15. The question has been raised whether it is necessary that the Court should accept the plea before recording it. The word 'accept', in connection with the accused's plea, is nowhere to be found in the Code of Criminal Procedure, though it, is an expression often used. It seems to me that it may have more than one meanings: (a) it may mean that the Court is satisfied that the plea has been properly and validly made, that is, with full understanding by the accused of the meaning and implications of the charge and of what he is saying and the probable consequences thereof; or it may mean (b) that the Court believes it to be a true statement; it may also mean (c) that the Court regards it as such a statement that it would be entitled to act upon it, for instance, convict the accused. Of these possible meanings it seems to me that (c) is the correct one: acceptance is something more than belief that the plea has been properly made or is a true statement. It seems to me, however, that it is unnecessary in every case for the Court to accept the plea in order to be able to record it.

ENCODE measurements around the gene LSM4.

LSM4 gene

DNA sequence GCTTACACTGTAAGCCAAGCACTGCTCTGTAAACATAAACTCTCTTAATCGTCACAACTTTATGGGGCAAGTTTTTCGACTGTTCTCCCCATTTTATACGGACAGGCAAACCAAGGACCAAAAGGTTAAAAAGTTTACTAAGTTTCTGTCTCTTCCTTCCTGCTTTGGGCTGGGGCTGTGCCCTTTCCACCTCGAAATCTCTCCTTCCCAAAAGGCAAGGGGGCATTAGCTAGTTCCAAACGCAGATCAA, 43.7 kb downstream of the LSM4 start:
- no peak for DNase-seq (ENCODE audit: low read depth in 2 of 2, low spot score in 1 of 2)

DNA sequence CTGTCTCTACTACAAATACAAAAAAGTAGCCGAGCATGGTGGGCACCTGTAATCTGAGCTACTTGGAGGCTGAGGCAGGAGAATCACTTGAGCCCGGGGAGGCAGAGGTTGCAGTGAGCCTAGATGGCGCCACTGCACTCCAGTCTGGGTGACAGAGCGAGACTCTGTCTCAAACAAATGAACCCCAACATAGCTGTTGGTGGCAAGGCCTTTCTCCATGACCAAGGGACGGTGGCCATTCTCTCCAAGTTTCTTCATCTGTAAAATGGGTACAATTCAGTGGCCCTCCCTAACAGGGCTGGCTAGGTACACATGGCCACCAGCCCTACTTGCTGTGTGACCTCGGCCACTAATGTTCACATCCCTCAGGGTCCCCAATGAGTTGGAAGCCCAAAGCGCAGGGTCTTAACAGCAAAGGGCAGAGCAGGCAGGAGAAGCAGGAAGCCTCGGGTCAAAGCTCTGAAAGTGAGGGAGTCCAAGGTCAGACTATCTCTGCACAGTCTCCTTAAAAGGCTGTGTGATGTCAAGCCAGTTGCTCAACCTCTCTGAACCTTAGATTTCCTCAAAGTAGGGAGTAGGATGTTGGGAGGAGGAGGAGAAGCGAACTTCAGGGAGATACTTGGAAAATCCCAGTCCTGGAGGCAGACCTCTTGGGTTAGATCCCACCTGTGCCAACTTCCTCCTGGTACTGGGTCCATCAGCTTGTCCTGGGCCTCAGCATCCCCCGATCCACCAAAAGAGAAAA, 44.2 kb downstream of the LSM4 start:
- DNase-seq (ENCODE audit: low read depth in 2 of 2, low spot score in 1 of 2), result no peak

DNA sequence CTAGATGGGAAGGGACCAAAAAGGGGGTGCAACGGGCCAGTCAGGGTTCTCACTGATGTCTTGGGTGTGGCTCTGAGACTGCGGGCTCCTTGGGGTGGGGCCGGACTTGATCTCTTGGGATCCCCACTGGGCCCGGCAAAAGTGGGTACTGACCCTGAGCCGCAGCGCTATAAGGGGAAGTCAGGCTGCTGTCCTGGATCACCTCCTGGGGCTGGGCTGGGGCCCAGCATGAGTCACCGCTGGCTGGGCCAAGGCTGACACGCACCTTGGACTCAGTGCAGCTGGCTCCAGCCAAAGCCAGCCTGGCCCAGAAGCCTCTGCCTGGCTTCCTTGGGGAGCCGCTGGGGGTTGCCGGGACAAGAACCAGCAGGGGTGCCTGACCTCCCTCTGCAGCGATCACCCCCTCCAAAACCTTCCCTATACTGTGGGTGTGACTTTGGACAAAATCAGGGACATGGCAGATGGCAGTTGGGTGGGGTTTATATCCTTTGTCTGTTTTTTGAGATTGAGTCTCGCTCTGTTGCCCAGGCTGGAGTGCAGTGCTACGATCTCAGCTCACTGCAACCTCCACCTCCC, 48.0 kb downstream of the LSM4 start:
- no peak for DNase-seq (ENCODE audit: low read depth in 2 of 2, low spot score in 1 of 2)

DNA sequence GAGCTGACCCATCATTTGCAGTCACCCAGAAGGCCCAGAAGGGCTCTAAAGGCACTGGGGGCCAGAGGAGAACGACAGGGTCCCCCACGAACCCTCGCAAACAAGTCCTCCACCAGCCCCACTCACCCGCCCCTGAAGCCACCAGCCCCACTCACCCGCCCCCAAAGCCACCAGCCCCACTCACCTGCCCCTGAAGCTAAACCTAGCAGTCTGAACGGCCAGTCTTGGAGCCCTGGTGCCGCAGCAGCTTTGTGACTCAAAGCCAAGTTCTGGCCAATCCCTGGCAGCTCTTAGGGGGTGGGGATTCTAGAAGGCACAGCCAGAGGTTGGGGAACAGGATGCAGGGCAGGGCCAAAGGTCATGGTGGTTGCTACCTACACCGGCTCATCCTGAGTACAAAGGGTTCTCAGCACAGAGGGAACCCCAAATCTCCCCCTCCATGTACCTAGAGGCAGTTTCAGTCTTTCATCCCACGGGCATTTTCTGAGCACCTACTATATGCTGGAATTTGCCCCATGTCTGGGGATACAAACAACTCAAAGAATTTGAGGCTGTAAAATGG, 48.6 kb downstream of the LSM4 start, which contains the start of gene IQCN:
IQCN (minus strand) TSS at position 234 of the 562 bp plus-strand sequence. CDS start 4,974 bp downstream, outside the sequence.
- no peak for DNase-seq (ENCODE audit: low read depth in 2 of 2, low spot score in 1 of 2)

16. There is a lacuna in the Code in that it does not say what the Court is to do when the accused has taken the plea of guilty and yet the Court does not wish to convict him thereon. There is a Calcutta case (Mohammad Yusuf v. Emperor I.L.R.(1931) Cal. 1214 where the accused was not convicted on his plea of guilty and where Lort-Williams J. held that the Court might, after recording such plea, 'in a suitable ease, leave the matter there and discharge him'. With respect, I do not think that this is a correct decision, and it seems to me that the practice ordinarily followed in such a case, namely, to treat the accused's plea as if it had been one of not guilty, seems to me to be correct; it seems to me obvious that the Legislature could not have intended that in such an event the accused should be discharged.